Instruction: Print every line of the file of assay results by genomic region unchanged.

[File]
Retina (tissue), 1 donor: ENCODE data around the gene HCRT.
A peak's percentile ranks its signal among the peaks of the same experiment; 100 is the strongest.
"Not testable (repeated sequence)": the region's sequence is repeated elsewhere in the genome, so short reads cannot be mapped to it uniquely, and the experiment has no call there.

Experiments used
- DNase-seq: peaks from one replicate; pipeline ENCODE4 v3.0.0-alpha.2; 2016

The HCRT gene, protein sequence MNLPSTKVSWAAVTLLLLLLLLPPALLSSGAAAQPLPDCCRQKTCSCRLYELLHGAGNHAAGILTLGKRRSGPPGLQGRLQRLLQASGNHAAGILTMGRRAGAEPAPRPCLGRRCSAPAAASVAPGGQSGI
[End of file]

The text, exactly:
Retina (tissue), 1 donor: ENCODE data around the gene HCRT.
A peak's percentile ranks its signal among the peaks of the same experiment; 100 is the strongest.
"Not testable (repeated sequence)": the region's sequence is repeated elsewhere in the genome, so short reads cannot be mapped to it uniquely, and the experiment has no call there.

Experiments used
- DNase-seq: peaks from one replicate; pipeline ENCODE4 v3.0.0-alpha.2; 2016

The HCRT gene, protein sequence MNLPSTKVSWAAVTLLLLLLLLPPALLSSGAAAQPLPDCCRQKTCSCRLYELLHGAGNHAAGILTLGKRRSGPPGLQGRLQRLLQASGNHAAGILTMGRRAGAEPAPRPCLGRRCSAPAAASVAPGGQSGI